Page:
Songs of arrow and archery

Bhutan Today,19 May 2010



A Khasi Poet and writer from Assam, Kynpham Sing, and the Bhutanese folk performer and musicologist, Jigme Drukpa, joined hands to create a melodious muse about archery among the listeners present in the ‘Mountain Echoes’ literary festival yesterday.

They talk of bows and arrows, and how music and poetry sprang from one weapon; thus, bonding both the Khasi culture with the Bhutanese culture with the resemblance of song and poetry archery.

“According to Khasi folklore, archery was considered to be a god given game and many unique traditions grew around it. One of such tradition is the unique and inimitable power of traditional form of the khasi poetry,” said Kynpham Sing, talking about the literature of archery in his work ‘Khasi archery, from god given gift to gambling, from folklore to poetry and dream psychology’.

He talked about the two kinds of Khasi archery: the ‘colourful festivity’ (Rong-bi-riya in Khasi) which is not merely an archery competition between two groups or two villages, but a huge community and cultural event; the other kind is ‘shooting by teams’ (Siat-teem in Khasi) which is a form of gambling and tickets are sold in counters in Shillong.

Amusingly in the latter kind of archery, Kynpham Sing said, Khasi people believed in unique numbers based on dream interpretation.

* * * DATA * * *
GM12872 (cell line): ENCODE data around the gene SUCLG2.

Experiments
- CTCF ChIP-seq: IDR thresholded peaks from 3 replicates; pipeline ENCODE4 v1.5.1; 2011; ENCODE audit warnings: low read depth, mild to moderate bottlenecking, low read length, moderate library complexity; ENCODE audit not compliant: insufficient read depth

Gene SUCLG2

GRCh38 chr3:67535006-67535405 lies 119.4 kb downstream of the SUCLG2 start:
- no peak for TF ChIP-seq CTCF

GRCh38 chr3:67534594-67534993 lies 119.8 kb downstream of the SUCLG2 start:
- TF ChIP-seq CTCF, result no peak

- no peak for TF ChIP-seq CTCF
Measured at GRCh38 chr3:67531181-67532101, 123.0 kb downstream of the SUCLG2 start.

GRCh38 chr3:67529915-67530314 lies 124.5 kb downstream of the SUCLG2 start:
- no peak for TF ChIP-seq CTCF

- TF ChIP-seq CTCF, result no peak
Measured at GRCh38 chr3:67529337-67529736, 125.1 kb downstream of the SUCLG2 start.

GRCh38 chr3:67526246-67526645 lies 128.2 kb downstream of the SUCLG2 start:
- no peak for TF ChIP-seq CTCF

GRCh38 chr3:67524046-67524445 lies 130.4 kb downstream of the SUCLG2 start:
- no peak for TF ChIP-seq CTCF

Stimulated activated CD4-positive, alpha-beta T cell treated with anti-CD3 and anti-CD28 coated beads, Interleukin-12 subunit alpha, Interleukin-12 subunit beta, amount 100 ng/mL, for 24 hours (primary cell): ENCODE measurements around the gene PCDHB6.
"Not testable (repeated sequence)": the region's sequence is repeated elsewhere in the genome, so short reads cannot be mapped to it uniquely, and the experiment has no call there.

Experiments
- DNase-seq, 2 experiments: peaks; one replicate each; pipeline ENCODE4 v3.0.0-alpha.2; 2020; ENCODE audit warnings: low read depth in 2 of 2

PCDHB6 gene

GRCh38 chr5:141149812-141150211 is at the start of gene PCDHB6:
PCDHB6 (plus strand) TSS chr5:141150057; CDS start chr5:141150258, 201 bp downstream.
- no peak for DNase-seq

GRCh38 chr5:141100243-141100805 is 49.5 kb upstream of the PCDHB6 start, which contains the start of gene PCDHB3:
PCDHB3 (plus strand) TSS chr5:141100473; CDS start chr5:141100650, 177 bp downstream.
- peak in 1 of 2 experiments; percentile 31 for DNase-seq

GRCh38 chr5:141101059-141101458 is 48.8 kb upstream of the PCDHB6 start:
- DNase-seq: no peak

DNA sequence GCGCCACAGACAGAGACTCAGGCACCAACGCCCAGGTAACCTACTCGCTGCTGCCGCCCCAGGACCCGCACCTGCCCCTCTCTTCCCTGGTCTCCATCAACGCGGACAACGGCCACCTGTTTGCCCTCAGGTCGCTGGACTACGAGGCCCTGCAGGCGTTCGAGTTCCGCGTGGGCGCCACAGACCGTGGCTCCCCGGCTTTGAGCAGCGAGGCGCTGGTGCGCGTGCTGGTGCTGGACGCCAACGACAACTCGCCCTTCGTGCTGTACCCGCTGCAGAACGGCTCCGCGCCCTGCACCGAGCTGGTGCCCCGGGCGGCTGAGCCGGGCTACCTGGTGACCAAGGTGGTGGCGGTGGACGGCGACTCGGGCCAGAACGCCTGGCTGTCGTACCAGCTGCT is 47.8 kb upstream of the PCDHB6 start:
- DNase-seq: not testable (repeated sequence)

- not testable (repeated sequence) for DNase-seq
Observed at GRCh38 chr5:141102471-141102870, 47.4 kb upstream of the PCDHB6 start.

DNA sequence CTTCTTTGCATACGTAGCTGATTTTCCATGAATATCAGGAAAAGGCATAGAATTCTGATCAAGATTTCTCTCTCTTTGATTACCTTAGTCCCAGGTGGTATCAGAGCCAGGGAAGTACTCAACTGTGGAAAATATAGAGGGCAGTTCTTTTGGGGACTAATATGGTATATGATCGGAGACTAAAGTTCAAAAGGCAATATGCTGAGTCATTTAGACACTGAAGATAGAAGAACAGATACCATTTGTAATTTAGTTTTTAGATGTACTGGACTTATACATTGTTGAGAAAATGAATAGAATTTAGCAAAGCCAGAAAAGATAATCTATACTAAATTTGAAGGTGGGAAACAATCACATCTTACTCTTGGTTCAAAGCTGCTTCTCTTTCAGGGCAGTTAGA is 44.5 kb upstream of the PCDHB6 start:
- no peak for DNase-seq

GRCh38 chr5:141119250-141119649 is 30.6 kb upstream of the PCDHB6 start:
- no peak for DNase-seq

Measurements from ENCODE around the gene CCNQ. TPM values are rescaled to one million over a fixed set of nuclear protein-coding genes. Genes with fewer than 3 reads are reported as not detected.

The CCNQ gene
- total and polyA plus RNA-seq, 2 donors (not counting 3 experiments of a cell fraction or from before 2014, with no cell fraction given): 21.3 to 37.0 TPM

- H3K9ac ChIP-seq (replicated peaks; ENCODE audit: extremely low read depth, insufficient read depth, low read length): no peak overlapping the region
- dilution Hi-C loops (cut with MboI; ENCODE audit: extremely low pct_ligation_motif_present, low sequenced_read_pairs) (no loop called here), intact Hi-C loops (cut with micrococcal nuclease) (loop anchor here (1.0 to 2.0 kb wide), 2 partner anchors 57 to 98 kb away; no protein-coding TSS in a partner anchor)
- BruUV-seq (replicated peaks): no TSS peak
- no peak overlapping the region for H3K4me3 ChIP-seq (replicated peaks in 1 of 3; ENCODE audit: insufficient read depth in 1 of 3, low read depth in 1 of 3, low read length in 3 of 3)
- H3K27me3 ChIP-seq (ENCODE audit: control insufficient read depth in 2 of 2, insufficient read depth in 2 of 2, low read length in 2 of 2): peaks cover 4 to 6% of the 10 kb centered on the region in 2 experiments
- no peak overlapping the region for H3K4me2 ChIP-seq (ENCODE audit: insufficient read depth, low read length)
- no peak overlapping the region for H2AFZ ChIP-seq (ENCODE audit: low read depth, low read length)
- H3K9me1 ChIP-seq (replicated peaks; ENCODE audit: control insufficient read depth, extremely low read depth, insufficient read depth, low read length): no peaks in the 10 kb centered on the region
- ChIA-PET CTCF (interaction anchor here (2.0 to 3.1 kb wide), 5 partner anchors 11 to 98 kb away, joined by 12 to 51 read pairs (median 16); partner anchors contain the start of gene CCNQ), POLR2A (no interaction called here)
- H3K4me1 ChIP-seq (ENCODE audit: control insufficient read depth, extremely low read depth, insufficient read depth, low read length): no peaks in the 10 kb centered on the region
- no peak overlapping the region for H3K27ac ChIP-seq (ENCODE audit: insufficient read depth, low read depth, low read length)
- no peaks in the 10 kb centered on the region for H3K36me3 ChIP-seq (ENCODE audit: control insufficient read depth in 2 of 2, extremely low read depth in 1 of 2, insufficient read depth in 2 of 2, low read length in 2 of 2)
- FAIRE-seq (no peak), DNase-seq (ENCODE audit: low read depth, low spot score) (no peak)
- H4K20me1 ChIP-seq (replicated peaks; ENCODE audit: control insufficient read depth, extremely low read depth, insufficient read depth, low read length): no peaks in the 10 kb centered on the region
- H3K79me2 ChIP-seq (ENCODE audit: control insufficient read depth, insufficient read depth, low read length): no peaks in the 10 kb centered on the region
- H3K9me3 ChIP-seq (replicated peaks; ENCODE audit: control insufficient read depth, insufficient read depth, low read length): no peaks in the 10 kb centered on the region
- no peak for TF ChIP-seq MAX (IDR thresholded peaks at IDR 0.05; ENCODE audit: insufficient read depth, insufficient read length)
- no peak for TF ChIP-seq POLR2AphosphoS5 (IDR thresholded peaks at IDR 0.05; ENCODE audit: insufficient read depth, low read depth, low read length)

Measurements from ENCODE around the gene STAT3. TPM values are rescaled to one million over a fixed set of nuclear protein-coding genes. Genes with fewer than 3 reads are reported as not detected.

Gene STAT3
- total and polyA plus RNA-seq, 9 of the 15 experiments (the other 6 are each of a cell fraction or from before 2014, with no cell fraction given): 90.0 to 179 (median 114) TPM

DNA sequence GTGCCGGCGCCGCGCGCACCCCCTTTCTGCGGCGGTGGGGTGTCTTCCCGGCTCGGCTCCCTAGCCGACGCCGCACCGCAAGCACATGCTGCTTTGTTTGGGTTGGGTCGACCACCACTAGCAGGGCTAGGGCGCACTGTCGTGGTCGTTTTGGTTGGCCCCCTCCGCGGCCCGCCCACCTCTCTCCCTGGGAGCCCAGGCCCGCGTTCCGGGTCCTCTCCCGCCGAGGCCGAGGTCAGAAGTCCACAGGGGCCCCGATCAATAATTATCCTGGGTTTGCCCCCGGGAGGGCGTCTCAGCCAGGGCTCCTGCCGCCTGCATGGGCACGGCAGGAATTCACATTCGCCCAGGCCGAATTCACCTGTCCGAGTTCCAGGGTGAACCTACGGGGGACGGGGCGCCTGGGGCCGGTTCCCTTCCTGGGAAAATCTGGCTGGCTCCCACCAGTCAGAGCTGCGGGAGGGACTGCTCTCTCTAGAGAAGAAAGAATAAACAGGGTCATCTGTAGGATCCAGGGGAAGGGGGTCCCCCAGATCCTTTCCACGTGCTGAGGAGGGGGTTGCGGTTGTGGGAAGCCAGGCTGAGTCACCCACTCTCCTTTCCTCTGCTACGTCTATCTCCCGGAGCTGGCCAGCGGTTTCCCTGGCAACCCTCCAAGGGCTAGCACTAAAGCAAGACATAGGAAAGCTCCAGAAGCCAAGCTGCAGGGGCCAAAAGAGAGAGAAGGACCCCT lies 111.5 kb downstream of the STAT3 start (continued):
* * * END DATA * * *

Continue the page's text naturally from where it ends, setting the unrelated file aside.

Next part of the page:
“A dream is analyzed and broken down and related to numbers,” he said, “If you dream of a woman bathing, that is 75, 57 because woman is 7 and water is 5. If you dream of a naked woman, its 50 since woman is 5 and 0 for the roundness and suppleness of a woman. This is the closer view of Khasi archery and the literature behind it.”

Talking about abusive fervor in Khasi archery poetry, Kynpham Sing said that the archery verse has the use of violence, brutality and even sexual images.

Jigme Drukpa said, “In Bhutan, archery is done more in the form of a ritual, rather than a sport. Archery involves almost all the family members and monks as well to recite prayers for the luck of the archers.”

He also said “The Bhutanese musical instrument, Dra-ngym (lute) is said to have sprung from the string of a bow belonging to a hunter. Thus, this musical association between archery and song goes back to antiquity.”

He also said that in Bhutan normally men play archery, while women usually partake in dancing and encourage the players.

According to a research, the history of archery in India can be traced back to the ancient civilization, when bows and arrows were used as a weapon to hunt wild animals and used in warfare. The heroic efforts of the archers at the battlefield helped gain triumph over several kingdoms. Studies also imply that pines were used for making arrows in the ancient times since they consisted of a long fore shaft and a flint point.

Though there is not much account of Bhutanese archery, yet it is the national sport of Bhutan. It is completely a male sport although women are as much part of the whole affair for their participation in the rituals of dancing and verbal encouragements that come with the game. Sarcastic refrains are often made about the archers by the singing women in an attempt to distract the players from hitting a straight arrow.

By Sonam Dema in THIMPHU